Last week, in a landmark ruling, the Supreme Court of India recognized the legal status of transgender individuals, allowing them to identify themselves as members of a third category, neither male nor female. As a result of this ruling, India’s national and state governments are prohibited from discriminating against members of the transgender community, who will henceforth be entitled to the same educational and hiring preferences as members of the lower castes and other minority groups.
As some observers have noted, it is difficult to reconcile the Supreme Court’s decision to afford legal protections to individuals who identify as transgender with the judgment it entered in December of 2013 reinstating a colonial-era statute that criminalizes homosexual acts. In the latter case, the Court held that it was up to Parliament, not the judiciary, to repeal the statute.
India is now the third country in Southwest Asia to extend legal recognition to transgender individuals. In 2007 the Supreme Court of Nepal established a third gender category as part of a wider ruling that invalidated laws that discriminate on the basis of sexual orientation or gender identity. Last year Bangladesh began issuing government forms with a third gender category for individuals who do not identify as male or female.
The Georgetown Law Library provides access to the law of India via SCC Online. This subscription database includes judgments from the Supreme Court of India from 1969 onward, High Court decisions from Indian states and territories, federal statutes and regulations, as well as treatises and other secondary sources. Users of SCC Online must log in with their Georgetown Law email address. For optimal search functionality, follow the link to the 2014 (beta) version of SCC Online after logging in.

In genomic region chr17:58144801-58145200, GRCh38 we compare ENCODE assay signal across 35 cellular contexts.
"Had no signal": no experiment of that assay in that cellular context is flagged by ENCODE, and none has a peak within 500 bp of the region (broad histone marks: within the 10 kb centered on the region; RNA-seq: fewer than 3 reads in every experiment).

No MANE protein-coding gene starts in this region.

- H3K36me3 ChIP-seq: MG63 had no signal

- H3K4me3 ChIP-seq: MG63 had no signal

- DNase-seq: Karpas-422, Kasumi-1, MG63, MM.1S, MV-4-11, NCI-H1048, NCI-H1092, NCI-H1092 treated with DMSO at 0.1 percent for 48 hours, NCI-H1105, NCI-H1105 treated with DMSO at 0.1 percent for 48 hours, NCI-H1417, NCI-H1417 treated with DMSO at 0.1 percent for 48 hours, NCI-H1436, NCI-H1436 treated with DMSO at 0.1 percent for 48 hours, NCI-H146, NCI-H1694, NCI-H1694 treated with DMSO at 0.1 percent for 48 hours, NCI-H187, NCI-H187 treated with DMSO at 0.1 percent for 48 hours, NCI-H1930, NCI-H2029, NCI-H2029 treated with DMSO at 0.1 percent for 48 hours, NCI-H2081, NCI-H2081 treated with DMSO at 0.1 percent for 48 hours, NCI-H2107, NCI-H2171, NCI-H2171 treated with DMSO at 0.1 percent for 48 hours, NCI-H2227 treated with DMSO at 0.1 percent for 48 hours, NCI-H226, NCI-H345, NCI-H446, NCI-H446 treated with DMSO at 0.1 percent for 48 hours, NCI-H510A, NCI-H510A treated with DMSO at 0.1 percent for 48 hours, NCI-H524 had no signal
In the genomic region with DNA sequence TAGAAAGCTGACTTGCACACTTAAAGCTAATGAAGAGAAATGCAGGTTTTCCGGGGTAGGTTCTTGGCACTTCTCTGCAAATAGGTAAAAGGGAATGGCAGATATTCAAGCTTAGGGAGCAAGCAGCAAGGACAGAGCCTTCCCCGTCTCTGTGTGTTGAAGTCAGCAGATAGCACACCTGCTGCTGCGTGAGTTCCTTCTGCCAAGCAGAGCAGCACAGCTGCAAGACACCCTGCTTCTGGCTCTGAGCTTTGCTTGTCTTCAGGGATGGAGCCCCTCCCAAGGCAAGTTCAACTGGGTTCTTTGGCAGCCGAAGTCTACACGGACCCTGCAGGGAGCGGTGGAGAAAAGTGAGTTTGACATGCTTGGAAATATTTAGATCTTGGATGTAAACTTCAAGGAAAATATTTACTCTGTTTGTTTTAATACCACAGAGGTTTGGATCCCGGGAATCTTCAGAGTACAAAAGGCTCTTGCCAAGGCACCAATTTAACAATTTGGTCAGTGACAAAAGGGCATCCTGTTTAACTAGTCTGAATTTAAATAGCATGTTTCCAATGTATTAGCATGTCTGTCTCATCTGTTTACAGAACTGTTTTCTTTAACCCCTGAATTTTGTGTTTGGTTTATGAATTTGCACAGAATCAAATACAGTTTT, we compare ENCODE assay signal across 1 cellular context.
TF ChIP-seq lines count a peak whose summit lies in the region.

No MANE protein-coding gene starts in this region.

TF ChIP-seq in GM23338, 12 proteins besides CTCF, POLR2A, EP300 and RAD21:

JUDIS is a free government Web portal for India’s judicial system. It provides online access to all reported judgments of the Supreme Court of India from its inception in 1950, as well as a selection of High Court opinions from major jurisdictions, including Bombay and Delhi. Supreme Court judgments published prior to 1994 include headnotes. JUDIS also enables users to check the status of cases pending in some High Court jurisdictions and provides links to select district court websites.
If you have any questions about using these and other foreign law resources, the reference librarians at the Wolff International and Comparative Law Library would be happy to assist you.